The cost to insurers is forecast at $3b-$4.2b; the shortfall including reinstating infrastructure, claims on Toka Tū Ake EQC, and loss of uninsured property, is expected to top $8b.

"Insurers have considerable reinsurance in place for the recent weather events," the Reserve Bank says, "but claims for these events will cause a drop in insurers’ profitability for some time and will increase reinsurance costs for New Zealand."

How will managed retreat affect your community? Email or comment on this article.

Now flood-hit communities are bracing for a new impact: the Government’s decisions on which homes and infrastructure can be rebuilt, and which must be abandoned. 

Hauraki says the families of the historic Takitimu marae won't be moved. "Hell no. To lift up a piece of history like that – that would be one of the biggest mistakes they could ever make."

Wairoa mayor Craig Little says it’s critical the Government carefully consult those affected communities. Councils haven’t got the money to contribute, he says, and insurers won’t meet more than a fraction of the cost.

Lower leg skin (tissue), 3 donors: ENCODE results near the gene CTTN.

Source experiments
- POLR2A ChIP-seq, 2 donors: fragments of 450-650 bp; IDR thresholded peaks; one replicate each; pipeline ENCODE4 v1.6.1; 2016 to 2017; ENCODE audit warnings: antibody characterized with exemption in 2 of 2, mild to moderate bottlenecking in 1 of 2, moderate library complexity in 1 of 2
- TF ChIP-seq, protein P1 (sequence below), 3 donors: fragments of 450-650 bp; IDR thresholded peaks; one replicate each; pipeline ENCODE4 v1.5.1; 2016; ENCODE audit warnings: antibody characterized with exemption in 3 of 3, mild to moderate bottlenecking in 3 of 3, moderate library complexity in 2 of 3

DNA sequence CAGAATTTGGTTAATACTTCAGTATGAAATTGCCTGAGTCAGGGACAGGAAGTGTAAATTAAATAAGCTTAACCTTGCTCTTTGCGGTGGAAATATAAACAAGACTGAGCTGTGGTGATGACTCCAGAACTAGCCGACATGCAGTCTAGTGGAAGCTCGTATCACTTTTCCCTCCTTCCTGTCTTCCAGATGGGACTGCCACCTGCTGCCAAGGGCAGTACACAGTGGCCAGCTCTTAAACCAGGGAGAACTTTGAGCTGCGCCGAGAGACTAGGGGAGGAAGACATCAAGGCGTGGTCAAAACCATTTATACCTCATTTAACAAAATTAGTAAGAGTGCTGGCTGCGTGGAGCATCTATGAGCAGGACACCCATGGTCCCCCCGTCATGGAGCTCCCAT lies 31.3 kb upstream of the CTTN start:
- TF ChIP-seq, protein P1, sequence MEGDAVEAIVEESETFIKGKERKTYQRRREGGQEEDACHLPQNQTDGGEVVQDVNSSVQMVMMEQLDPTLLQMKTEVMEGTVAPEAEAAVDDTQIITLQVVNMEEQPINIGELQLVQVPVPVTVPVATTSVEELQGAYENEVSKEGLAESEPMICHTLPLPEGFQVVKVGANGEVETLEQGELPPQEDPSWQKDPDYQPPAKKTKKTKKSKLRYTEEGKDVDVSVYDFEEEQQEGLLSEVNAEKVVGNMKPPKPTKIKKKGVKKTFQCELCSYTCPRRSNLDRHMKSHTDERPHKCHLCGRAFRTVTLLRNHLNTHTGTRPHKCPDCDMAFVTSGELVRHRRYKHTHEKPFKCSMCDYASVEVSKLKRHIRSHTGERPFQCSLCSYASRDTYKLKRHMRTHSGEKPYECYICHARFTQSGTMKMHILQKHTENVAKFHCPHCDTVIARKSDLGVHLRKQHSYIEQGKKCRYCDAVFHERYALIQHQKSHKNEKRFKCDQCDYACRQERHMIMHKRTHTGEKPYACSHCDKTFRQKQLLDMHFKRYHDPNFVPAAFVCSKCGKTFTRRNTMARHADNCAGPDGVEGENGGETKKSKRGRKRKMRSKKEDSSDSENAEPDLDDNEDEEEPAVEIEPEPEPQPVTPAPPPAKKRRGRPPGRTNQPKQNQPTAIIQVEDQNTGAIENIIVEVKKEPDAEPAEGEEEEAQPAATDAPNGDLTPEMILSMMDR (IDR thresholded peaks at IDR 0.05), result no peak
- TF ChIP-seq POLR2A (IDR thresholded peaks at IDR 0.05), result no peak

About 200 Wairoa households were white-stickered; another 200 were yellow- or red-stickered. "A lot of these people don't want to relocate, trust me. It's been family land for many, many hundreds of years. So it's gonna be difficult."

Initial risk categories and definitions

“As a kid, I always wondered how insurance worked. Obviously, it depends on a large number of people insured that smooth out the payments. But here in Wairoa, a lot of people aren't insured."